Catechins are excreted as free and conjugated in both intact and methylated forms. In animal studies, excretion of conjugated (epi) catechins was as high as 60% of the total consumed in some cases (55). Most of both catechins and epicatechins excreted in the urine were in a methylated form at the 3′ or 4′ positions (55, 56, 57). Excretion of epicatechins, including their methylated forms, ranged from 30% to 47% of the ingested amount, whereas that of catechins, including their methylated forms, ranged from 9% to 31% (55). Urinary excretion of (epi) catechins was dose dependent and increased with the amount of (epi) catechins present in the diet. Based on excretory pattern of (epi) catechins in the urine, the bioavailability of epicatechins may be higher than catechins in rats (55).

Plasma from humans was shown to contain up to 18 metabolites of (epi) catechin and (epi) gallocatechin, principally methylated, sulfated, and glucuronidated conjugates with peak plasma concentrations of 100 to 400 nM, which occurred within 0.8 to 2.3 hours of consumption, depending on the source and dose (56, 58, 59). (epi) Catechins are highly bioavailable, being absorbed and excreted to a much greater extent than most other flavonoids. Moreover, flavan-3-ol metabolites are rapidly turned over in the circulatory system, and, as a consequence, maximal concentration values are not an accurate quantitative indicator of the extent to which absorption occurs (58).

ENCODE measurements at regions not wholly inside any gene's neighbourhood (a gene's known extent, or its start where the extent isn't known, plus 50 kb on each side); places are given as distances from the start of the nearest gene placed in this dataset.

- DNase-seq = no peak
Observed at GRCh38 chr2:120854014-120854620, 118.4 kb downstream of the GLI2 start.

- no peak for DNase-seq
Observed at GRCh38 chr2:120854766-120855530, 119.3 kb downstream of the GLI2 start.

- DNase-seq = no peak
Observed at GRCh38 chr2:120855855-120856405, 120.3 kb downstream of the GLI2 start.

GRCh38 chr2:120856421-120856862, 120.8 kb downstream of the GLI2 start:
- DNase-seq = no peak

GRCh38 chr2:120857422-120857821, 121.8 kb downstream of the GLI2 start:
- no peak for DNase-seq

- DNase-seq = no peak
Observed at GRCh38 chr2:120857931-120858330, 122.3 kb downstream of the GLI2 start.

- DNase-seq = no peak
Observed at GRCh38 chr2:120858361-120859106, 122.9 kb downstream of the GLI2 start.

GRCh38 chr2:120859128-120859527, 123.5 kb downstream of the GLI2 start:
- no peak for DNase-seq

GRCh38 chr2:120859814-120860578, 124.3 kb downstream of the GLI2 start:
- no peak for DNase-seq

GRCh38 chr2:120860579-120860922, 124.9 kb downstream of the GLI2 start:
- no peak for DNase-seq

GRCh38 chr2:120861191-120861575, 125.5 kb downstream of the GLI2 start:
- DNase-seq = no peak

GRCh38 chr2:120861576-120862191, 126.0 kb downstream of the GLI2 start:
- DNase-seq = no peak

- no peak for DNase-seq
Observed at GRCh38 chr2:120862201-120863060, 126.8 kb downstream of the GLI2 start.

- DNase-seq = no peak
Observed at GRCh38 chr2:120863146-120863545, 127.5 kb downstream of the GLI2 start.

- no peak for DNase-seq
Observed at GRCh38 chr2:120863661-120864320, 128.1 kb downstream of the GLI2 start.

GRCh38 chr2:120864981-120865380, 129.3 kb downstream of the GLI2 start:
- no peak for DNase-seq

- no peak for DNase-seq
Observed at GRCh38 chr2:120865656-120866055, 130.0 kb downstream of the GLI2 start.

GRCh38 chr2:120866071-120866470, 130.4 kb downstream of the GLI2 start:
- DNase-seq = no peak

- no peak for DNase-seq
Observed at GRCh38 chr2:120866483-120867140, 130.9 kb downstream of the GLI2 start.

Biologic Effects

Tea remains the most widely consumed drink in the world after water. An accumulated number of population studies suggested that consumption of green and black tea beverages may bring positive health effects. One hypothesis explaining such effects is that the high levels of flavonoids in tea can protect cells and tissues from oxidative damage by scavenging oxygen free radicals. The effects of tea and green tea catechins on biomarkers of oxidative stress, especially oxidative DNA damage, appear very promising in animal models, but data on biomarkers of in vivo oxidative stress in humans are limited and insufficient to draw firm conclusions (53, 60, 61).